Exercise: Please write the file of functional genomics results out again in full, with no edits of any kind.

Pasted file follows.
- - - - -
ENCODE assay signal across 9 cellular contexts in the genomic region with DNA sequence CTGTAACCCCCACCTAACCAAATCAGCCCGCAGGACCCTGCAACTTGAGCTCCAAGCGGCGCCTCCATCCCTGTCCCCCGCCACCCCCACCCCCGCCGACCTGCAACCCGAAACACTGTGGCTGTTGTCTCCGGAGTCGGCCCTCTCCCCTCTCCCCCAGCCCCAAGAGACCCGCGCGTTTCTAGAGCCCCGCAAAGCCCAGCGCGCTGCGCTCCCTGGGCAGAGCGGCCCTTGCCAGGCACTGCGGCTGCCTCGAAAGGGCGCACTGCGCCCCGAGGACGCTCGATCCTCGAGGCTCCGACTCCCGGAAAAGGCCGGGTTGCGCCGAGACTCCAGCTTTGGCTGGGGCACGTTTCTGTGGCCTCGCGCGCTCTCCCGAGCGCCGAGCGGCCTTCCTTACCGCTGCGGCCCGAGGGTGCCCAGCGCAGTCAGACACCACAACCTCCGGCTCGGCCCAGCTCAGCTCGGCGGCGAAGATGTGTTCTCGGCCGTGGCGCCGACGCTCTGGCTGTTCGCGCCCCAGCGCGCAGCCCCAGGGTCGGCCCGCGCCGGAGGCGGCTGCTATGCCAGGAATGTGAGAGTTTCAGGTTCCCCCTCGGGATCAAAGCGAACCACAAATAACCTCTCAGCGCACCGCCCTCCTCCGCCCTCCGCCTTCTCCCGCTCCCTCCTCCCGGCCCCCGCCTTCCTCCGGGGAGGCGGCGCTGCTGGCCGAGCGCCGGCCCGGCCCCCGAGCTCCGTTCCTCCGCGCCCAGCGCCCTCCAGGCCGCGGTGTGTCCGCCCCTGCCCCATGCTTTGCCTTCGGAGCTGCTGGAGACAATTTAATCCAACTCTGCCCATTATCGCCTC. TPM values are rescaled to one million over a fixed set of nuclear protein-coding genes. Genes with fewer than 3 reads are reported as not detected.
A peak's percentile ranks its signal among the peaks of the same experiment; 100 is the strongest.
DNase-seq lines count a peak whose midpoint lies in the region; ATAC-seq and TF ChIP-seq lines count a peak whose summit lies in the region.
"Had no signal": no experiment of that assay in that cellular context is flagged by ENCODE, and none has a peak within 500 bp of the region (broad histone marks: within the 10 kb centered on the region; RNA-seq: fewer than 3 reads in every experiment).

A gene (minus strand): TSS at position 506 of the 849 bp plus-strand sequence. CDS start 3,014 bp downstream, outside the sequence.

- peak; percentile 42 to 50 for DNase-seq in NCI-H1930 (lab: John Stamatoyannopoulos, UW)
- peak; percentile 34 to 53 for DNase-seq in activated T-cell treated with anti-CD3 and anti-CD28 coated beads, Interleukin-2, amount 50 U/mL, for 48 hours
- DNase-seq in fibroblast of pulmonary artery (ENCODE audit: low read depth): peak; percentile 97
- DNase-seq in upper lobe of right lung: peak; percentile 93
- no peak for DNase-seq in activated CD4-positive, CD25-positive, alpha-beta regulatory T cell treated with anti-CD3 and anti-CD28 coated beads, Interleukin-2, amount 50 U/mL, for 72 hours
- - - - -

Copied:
ENCODE assay signal across 9 cellular contexts in the genomic region with DNA sequence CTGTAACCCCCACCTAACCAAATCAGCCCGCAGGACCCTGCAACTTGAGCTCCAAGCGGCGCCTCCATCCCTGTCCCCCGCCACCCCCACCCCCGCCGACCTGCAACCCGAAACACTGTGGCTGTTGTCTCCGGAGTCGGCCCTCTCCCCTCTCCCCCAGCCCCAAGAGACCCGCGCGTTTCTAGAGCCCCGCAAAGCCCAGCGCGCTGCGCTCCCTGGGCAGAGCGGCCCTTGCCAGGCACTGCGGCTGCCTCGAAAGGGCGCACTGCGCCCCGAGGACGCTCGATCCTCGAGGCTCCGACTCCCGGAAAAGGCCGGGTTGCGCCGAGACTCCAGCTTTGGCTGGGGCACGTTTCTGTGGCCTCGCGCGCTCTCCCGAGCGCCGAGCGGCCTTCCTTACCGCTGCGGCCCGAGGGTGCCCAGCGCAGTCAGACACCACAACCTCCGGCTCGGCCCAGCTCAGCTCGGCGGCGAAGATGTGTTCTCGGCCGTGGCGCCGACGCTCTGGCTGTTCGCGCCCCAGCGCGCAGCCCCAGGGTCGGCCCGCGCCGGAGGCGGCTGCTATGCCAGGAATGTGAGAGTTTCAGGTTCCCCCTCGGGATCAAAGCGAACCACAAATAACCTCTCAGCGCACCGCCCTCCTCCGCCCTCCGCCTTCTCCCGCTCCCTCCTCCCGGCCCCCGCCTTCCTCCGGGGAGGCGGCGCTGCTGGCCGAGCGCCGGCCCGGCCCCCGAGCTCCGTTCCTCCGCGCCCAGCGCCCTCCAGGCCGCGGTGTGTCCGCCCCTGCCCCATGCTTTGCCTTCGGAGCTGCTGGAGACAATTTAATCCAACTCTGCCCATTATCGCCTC. TPM values are rescaled to one million over a fixed set of nuclear protein-coding genes. Genes with fewer than 3 reads are reported as not detected.
A peak's percentile ranks its signal among the peaks of the same experiment; 100 is the strongest.
DNase-seq lines count a peak whose midpoint lies in the region; ATAC-seq and TF ChIP-seq lines count a peak whose summit lies in the region.
"Had no signal": no experiment of that assay in that cellular context is flagged by ENCODE, and none has a peak within 500 bp of the region (broad histone marks: within the 10 kb centered on the region; RNA-seq: fewer than 3 reads in every experiment).

A gene (minus strand): TSS at position 506 of the 849 bp plus-strand sequence. CDS start 3,014 bp downstream, outside the sequence.

- peak; percentile 42 to 50 for DNase-seq in NCI-H1930 (lab: John Stamatoyannopoulos, UW)
- peak; percentile 34 to 53 for DNase-seq in activated T-cell treated with anti-CD3 and anti-CD28 coated beads, Interleukin-2, amount 50 U/mL, for 48 hours
- DNase-seq in fibroblast of pulmonary artery (ENCODE audit: low read depth): peak; percentile 97
- DNase-seq in upper lobe of right lung: peak; percentile 93
- no peak for DNase-seq in activated CD4-positive, CD25-positive, alpha-beta regulatory T cell treated with anti-CD3 and anti-CD28 coated beads, Interleukin-2, amount 50 U/mL, for 72 hours